- By Daniel BlumenthalDaniel Blumenthal is Director of Asian Studies at the American Enterprise Institute and a frequent contributor to Foreign Policy's Shadow Government blog.
Over the past decade, Washington’s Taiwan policy has created unnecessary dilemmas for Taiwan’s political leadership. On the one hand, if a president of Taiwan is considered too provocative toward China, Washington, rightfully irritated over undue tensions, will freeze relations with the democratic island. On the other hand, if a president of Taiwan reconciles with China, Washington’s impulse is to neglect relations, confident that the cross Strait "problem" is resolving itself. It’s a small wonder why many Taiwanese believe that Washington is unreliable.
President Chen Shui-bian faced the former from Washington. While no one in Taiwan doubted that he would protect Taiwan’s de facto independent status and its hard won democracy, or fight for its international dignity, he lost the confidence of Washington and then his own people when relations with both China and the United States soured.
President Ma Ying-jeou faces the latter. He has made major strides in easing tensions with China. And while relations with Washington are not characterized by tension, they are almost non-existent. Ma has negotiated a free trade agreement with China, from which Washington can benefit by leveraging its close relationship with Taipei to enter the China market duty-free. But no U.S.-Taiwan free trade agreement is pending. And, while China’s military pressure is unrelenting (not a single of the 1,000-plus missiles pointed at Taiwan has been dismantled,) Washington is taking its commitment to helping Taiwan defend itself rather lightly. Taiwan badly needs more F-16 fighter aircraft to recapitalize its aging air fleet. None seem forthcoming. This is all the more troublesome given China’s stepped up aggression against its other neighbors such as Vietnam, Indonesia, Japan, and India. It is just a matter of time before Beijing loses patience with Taipei’s refusal to discuss its political future. Taipei will need to show it cannot be pushed around.
In addition, the people of Taiwan profoundly desire a greater international personality, but China heads off Taiwan’s participation in just about any international organization. Washington’s diplomacy, which can help Taiwan enter organizations where statehood is not a pre-requisite, has been languid.
The main tasks of a Taiwan president in a democratic system are threefold: maintain decent relations with China, warm relations with the United States, and increase Taiwan’s international status. A president who cannot do all three is doomed to failure in Taiwan’s fickle political system.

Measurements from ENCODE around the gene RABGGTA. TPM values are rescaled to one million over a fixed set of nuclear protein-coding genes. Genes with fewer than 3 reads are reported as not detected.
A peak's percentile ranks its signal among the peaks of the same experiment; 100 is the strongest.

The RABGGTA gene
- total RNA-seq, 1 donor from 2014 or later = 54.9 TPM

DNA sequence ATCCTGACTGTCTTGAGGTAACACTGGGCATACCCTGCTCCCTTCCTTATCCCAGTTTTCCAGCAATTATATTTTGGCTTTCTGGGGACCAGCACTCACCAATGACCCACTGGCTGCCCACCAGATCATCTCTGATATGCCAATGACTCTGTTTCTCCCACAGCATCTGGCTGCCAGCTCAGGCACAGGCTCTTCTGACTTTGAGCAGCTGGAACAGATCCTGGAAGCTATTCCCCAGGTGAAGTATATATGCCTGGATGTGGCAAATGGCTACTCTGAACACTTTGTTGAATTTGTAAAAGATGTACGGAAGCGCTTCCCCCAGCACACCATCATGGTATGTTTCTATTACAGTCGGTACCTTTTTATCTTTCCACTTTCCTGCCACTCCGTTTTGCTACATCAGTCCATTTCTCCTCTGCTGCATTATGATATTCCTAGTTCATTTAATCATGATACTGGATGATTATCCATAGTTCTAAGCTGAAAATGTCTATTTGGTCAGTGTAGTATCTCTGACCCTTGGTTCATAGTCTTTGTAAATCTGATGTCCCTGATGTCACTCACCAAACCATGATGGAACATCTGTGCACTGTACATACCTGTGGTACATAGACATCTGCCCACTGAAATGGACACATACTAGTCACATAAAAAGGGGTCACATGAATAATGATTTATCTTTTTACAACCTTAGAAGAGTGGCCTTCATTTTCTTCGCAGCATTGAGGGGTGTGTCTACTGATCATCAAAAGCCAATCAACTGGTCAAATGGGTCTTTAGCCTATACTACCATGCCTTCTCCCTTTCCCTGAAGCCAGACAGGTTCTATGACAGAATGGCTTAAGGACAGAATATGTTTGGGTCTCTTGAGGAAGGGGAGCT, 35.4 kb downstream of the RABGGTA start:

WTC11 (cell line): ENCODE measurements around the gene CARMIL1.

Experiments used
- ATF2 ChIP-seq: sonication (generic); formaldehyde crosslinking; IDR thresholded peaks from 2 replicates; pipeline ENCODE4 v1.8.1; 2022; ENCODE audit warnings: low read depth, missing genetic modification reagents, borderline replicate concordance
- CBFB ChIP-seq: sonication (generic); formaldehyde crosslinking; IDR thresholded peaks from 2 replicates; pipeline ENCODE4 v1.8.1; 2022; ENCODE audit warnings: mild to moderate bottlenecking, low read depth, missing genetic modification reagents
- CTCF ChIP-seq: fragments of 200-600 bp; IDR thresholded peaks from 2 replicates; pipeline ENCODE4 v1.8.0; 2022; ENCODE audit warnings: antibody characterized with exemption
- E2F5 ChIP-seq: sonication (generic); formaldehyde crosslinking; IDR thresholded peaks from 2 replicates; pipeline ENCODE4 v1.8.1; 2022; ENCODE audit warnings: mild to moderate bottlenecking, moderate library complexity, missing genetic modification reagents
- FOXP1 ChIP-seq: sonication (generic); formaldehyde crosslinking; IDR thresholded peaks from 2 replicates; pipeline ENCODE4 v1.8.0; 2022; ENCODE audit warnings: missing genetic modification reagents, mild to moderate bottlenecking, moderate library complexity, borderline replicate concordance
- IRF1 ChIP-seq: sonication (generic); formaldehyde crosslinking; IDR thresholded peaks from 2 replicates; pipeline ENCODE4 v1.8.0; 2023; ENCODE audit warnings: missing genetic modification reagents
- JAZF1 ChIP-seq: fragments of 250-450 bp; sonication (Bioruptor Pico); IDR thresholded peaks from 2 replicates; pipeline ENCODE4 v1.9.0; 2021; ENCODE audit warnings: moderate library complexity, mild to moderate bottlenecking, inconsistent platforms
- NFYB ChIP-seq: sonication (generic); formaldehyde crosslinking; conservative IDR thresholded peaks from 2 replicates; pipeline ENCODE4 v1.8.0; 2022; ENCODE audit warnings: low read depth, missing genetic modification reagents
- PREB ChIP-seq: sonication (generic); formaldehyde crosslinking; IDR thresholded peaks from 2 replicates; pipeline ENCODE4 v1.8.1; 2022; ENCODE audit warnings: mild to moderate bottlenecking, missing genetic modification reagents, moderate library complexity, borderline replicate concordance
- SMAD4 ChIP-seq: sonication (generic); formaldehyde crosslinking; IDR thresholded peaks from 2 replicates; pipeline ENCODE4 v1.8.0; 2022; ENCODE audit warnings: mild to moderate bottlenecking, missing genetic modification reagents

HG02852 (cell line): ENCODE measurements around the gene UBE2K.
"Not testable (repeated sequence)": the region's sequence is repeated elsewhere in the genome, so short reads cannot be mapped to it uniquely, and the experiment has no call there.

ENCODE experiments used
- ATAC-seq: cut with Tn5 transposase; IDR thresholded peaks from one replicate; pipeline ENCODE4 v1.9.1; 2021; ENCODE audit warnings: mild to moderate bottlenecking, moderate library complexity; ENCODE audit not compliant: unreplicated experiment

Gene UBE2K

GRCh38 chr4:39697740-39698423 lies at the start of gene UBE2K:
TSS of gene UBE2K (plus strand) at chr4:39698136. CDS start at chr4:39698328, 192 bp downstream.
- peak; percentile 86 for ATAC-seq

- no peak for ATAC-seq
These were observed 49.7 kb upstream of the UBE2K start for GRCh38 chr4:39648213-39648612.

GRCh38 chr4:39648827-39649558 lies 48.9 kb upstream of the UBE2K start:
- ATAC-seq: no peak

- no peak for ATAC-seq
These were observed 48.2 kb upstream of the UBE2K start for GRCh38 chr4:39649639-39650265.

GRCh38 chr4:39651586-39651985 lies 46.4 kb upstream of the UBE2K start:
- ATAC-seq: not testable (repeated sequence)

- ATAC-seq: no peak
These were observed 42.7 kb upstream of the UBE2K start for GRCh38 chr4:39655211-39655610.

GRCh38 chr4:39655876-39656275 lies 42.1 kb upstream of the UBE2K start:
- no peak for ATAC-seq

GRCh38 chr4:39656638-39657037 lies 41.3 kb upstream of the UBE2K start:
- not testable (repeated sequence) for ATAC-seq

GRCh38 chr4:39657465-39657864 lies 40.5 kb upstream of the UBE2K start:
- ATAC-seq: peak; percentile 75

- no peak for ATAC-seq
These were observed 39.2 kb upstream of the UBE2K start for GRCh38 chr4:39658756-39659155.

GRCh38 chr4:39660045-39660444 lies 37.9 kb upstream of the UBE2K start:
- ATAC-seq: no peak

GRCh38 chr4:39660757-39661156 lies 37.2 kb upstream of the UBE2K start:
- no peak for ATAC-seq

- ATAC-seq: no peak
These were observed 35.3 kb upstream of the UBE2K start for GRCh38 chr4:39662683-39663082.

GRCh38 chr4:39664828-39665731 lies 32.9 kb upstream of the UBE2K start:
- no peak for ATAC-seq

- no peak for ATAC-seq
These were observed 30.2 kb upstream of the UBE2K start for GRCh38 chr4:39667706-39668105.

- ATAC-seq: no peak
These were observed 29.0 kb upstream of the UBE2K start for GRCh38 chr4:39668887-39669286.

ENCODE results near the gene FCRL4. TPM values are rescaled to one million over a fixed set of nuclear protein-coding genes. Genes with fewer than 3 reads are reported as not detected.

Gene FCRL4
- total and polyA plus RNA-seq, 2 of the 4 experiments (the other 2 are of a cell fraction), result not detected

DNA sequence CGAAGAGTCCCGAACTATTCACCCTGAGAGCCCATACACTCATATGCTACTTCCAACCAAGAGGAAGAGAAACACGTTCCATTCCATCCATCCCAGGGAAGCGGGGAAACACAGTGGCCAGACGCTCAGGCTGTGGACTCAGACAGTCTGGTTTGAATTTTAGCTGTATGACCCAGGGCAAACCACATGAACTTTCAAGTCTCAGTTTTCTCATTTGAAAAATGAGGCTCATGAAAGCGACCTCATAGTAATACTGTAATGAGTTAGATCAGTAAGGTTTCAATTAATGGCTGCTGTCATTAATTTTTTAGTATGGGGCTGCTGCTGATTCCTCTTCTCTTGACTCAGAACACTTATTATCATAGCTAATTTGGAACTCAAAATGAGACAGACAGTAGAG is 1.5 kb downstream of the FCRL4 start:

Washington has an interest in encouraging all three pillars of any Taiwan’s president’s success. It wants relations between Taiwan and China to be stable. At the same time, the United States wants Taiwan to hold on to its democratic status, even its ill-defined international status, until the day when China can be more reasonable in its approach to Taiwan’s future. Once China abandons its stubborn — and for Taiwan, unacceptable — stance that the only solution to the conflict is the absorption of Taiwan by China, many creative diplomatic solutions will open up.
It is thus incumbent upon the United States to reward Taiwan’s China diplomacy with bilateral initiatives that increase Taipei’s international status and help it deter China’s military coercion. Washington can start by highlighting to American businesses the opportunities Taiwan has created through its economic cooperation framework agreement with China. While it negotiates a free trade agreement with Taiwan, Washington should also send the U.S. secretary of commerce to the island with a delegation of leading businessmen to scout out new investment opportunities. Not only can the United States benefit from Taiwan’s closer links with the mainland, but more American investment on the island will also increase Taiwan’s international prestige.
Regarding military cooperation, Washington should sell both the additional F-16s to Taiwan as well as submarines promised, but never delivered, by President Bush in 2001. The F-16s will not solve every military problem but will signal strong support from Washington and send the message to Beijing that its arms build-up will not go unanswered. As a stealthy, survival platform, submarines are an effective answer to Beijing’s naval build-up (that is why every U.S. friend in the region is buying submarines in response to China’s underwater threat). Finally, Washington should energetically push for Taiwan’s participation in functional United Nations organizations.
A reinvigorated Taiwan policy will encourage Taiwan presidents to keep relations with China on an even keel while holding out hope that Taiwan will not live in international isolation. The purpose of U.S. policy should be to discourage unneeded cross Strait tension while binding the democratic island ever closer to Washington.